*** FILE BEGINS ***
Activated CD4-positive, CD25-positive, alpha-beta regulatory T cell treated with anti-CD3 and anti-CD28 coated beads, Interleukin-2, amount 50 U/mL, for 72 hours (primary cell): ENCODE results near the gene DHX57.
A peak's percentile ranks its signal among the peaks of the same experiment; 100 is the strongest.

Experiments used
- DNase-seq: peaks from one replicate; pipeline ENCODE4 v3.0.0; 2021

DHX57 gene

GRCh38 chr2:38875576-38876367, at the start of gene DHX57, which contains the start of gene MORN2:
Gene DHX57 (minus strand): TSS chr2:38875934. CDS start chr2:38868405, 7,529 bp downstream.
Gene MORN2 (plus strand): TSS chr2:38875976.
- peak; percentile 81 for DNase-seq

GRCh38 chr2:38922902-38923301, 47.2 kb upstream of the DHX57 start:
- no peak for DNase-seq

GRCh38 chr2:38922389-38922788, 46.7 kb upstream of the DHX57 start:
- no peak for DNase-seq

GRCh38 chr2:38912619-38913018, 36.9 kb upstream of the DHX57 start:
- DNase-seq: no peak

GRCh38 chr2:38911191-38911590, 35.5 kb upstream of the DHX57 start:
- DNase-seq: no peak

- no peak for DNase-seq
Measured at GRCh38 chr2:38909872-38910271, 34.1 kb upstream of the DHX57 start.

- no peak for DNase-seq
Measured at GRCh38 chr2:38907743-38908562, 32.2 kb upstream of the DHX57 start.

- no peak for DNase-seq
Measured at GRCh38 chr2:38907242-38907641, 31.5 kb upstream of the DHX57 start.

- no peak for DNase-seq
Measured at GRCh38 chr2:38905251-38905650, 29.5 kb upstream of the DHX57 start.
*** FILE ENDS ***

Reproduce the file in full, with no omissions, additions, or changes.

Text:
Activated CD4-positive, CD25-positive, alpha-beta regulatory T cell treated with anti-CD3 and anti-CD28 coated beads, Interleukin-2, amount 50 U/mL, for 72 hours (primary cell): ENCODE results near the gene DHX57.
A peak's percentile ranks its signal among the peaks of the same experiment; 100 is the strongest.

Experiments used
- DNase-seq: peaks from one replicate; pipeline ENCODE4 v3.0.0; 2021

DHX57 gene

GRCh38 chr2:38875576-38876367, at the start of gene DHX57, which contains the start of gene MORN2:
Gene DHX57 (minus strand): TSS chr2:38875934. CDS start chr2:38868405, 7,529 bp downstream.
Gene MORN2 (plus strand): TSS chr2:38875976.
- peak; percentile 81 for DNase-seq

GRCh38 chr2:38922902-38923301, 47.2 kb upstream of the DHX57 start:
- no peak for DNase-seq

GRCh38 chr2:38922389-38922788, 46.7 kb upstream of the DHX57 start:
- no peak for DNase-seq

GRCh38 chr2:38912619-38913018, 36.9 kb upstream of the DHX57 start:
- DNase-seq: no peak

GRCh38 chr2:38911191-38911590, 35.5 kb upstream of the DHX57 start:
- DNase-seq: no peak

- no peak for DNase-seq
Measured at GRCh38 chr2:38909872-38910271, 34.1 kb upstream of the DHX57 start.

- no peak for DNase-seq
Measured at GRCh38 chr2:38907743-38908562, 32.2 kb upstream of the DHX57 start.

- no peak for DNase-seq
Measured at GRCh38 chr2:38907242-38907641, 31.5 kb upstream of the DHX57 start.

- no peak for DNase-seq
Measured at GRCh38 chr2:38905251-38905650, 29.5 kb upstream of the DHX57 start.